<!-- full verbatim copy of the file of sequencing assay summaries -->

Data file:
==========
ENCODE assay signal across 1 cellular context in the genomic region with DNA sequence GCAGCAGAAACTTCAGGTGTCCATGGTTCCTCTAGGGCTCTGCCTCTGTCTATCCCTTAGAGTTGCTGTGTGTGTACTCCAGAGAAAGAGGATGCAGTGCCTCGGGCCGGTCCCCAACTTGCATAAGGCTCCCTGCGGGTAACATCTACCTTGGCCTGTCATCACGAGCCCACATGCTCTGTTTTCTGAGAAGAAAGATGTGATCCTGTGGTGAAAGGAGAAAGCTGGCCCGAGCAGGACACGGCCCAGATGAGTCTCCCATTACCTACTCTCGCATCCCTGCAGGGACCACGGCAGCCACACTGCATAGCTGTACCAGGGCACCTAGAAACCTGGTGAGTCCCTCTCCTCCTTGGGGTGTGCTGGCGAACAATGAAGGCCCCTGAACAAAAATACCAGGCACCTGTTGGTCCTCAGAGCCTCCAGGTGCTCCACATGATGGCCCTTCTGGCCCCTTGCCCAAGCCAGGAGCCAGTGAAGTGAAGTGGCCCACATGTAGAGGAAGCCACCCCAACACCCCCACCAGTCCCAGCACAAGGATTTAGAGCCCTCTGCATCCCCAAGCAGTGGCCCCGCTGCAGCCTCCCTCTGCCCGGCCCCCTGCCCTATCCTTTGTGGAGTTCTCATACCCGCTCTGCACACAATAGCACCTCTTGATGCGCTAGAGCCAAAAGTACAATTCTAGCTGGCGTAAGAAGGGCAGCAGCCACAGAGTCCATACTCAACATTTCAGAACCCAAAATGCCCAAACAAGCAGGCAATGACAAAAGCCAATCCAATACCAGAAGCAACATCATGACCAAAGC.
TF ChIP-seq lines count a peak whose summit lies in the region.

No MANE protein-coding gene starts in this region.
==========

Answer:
ENCODE assay signal across 1 cellular context in the genomic region with DNA sequence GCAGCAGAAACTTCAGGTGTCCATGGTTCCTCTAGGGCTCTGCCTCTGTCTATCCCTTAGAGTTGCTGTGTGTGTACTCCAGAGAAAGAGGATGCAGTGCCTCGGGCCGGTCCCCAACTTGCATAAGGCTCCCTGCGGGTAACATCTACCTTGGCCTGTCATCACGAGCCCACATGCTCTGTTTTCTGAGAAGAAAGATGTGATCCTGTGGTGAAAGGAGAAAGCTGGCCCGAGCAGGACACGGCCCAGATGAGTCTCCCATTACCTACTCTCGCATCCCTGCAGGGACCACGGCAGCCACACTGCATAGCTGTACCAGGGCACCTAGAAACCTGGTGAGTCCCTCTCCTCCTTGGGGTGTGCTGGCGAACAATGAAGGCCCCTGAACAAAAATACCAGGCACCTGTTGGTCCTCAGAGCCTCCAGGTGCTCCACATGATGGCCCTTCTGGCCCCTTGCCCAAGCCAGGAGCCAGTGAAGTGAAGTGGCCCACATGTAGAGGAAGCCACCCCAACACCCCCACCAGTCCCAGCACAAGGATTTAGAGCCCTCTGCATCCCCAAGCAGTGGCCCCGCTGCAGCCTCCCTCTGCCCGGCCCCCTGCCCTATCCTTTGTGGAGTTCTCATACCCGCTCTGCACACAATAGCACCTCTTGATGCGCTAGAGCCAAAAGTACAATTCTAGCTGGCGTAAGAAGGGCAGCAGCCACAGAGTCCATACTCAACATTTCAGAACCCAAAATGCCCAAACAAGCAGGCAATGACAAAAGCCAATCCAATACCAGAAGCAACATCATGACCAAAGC.
TF ChIP-seq lines count a peak whose summit lies in the region.

No MANE protein-coding gene starts in this region.